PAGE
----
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Patient Education Management Archives – August 1, 2010

August 1, 2010

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  • Text may not always be enough when giving written instructions

    Some say a picture is worth a thousand words. People in the field of patient education might add the word: "sometimes."
  • Tailor education on heart disease to women

    A one-size-fits-all education about heart disease is not a good strategy, according to Holly Andersen, MD, director of education and outreach at the Ronald O. Perelman Heart Center at New York-Presbyterian Hospital Weill Cornell Medical Center in New York City.
  • Cancer education in the workplace

    Education about a cancer diagnosis and the impact of treatment is not limited only to patients and family members treated at OhioHealth Cancer Services in Columbus, OH. Cancer education sometimes extends to patients' colleagues in their workplace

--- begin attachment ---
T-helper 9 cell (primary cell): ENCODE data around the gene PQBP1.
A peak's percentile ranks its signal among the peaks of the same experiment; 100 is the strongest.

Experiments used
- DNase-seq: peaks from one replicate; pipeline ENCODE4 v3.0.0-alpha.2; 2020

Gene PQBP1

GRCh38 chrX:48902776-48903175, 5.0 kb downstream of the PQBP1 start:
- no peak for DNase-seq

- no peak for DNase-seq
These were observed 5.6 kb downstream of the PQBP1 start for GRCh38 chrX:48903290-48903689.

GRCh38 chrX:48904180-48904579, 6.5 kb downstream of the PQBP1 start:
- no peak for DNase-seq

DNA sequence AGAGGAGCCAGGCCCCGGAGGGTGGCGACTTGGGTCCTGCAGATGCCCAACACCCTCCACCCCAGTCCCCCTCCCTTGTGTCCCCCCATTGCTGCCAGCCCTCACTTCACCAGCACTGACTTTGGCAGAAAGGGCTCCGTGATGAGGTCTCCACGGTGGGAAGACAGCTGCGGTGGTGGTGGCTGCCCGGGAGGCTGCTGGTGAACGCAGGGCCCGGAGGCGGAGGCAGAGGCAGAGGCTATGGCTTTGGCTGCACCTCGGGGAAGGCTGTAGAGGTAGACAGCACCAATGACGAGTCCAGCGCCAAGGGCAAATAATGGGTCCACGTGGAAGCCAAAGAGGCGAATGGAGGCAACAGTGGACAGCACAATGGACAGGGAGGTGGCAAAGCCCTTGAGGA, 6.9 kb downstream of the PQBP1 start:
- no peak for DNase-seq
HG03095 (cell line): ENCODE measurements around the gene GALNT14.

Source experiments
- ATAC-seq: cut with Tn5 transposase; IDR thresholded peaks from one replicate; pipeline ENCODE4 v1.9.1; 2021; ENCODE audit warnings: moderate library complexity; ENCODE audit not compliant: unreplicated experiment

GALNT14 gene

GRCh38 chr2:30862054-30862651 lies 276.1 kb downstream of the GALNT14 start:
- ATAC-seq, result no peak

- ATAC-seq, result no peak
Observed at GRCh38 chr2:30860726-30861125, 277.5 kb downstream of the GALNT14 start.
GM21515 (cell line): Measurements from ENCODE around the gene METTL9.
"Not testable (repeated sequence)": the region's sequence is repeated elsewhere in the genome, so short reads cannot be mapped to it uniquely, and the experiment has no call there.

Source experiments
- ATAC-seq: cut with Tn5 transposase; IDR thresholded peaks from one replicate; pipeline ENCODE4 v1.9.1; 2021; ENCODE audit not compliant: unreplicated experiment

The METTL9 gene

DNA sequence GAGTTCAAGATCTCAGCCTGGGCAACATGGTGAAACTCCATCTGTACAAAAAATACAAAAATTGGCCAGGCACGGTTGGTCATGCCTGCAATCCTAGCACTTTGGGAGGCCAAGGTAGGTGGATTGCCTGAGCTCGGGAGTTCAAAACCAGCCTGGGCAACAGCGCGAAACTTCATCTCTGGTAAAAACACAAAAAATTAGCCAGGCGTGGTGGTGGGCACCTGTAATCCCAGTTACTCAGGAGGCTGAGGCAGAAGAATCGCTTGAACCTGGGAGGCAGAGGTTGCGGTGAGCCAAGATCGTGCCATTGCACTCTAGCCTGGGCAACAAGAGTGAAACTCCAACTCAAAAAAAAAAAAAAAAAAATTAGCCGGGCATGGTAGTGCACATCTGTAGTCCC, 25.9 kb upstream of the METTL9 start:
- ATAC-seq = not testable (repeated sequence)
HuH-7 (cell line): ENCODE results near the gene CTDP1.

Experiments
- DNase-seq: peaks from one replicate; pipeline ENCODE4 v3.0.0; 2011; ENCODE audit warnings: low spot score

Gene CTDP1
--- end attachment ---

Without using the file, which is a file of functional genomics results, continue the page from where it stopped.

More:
• Patient flow takes on new importance

    As hospitals face cuts in reimbursement and patients who become insured under health care reform legislation seek care, moving patients safely and quickly through the continuum of care is going to become important, experts say.
  • Communication key to improving throughput

    Improved communication, coordination, and collaboration among all members of the treatment team is the key to improving patient throughput, says Roxanne Tackett, RN, MBA, vice president of clinical services for Compirion Healthcare Solutions, a health care consulting firm with headquarters in Elk Grove, WI.
  • Don't violate patient privacy regs for anyone

    Have you ever been put into the uncomfortable position of being asked for confidential health information about an employee by a senior leader or administrator? Be ready for this "sticky situation," as it may violate patient privacy regulations, says Patricia B. Strasser, PhD, RN, COHN-S/CM, FAAOHN, principal of Partners in BusinessHealth Solutions in Toledo, OH.
  • Know penalties for privacy reg violations

    The unauthorized release of employee health information can result in civil, and sometimes criminal, liability under both federal and state laws. For example, covered individuals under the Health Insurance Portability and Accountability Act (HIPAA) face civil fines ranging from $100 to $25,000, depending on one's level of intent. Criminal penalties include fines ranging from $50,000 to $250,000 and imprisonment of up to 10 years.